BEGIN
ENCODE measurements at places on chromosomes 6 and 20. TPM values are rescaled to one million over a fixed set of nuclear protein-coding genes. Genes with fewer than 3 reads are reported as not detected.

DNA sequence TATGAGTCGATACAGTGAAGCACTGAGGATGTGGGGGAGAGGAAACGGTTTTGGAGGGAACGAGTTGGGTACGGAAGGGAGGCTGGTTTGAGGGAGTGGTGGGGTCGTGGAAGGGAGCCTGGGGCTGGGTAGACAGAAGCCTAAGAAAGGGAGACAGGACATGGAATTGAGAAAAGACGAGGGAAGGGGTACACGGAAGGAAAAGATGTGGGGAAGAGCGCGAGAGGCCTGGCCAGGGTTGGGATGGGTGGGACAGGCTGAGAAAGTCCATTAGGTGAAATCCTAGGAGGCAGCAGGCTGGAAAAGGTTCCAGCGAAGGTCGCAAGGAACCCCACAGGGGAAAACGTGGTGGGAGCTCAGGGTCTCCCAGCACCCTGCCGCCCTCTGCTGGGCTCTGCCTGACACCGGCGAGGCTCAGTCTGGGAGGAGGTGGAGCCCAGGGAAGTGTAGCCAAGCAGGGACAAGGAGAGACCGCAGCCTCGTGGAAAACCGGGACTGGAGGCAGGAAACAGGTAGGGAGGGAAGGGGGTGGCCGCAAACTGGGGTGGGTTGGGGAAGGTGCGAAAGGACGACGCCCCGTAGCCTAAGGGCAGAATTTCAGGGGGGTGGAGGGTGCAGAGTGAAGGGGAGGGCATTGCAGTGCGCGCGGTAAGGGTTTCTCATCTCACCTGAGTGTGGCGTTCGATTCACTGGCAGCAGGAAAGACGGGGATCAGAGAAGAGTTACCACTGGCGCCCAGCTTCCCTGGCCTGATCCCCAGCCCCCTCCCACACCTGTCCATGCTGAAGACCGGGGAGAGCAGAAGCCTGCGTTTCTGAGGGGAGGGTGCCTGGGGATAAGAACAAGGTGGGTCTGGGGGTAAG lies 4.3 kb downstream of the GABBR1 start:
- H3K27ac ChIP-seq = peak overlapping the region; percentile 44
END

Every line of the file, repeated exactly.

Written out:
ENCODE measurements at places on chromosomes 6 and 20. TPM values are rescaled to one million over a fixed set of nuclear protein-coding genes. Genes with fewer than 3 reads are reported as not detected.

DNA sequence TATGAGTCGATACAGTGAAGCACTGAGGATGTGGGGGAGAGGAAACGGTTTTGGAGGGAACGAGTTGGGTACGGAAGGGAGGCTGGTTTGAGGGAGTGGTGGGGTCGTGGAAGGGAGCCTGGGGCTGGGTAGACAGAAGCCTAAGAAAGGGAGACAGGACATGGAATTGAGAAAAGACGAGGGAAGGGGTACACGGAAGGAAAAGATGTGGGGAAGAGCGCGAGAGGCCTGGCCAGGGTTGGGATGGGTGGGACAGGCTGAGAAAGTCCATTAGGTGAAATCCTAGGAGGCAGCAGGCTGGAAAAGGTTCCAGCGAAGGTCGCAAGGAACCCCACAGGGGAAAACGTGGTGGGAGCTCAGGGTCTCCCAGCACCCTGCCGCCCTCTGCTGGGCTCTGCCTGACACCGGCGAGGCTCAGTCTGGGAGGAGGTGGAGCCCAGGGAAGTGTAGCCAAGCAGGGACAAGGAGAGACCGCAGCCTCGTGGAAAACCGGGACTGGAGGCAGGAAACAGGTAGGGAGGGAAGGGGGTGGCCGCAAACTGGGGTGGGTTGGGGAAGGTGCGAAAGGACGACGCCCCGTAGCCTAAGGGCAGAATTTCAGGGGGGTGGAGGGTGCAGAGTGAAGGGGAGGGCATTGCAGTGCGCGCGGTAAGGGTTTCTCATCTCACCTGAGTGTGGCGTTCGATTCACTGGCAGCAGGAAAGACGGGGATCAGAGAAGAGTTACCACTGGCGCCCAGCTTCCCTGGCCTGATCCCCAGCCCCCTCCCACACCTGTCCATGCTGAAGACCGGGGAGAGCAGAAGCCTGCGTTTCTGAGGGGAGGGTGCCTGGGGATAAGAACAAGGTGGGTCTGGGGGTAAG lies 4.3 kb downstream of the GABBR1 start:
- H3K27ac ChIP-seq = peak overlapping the region; percentile 44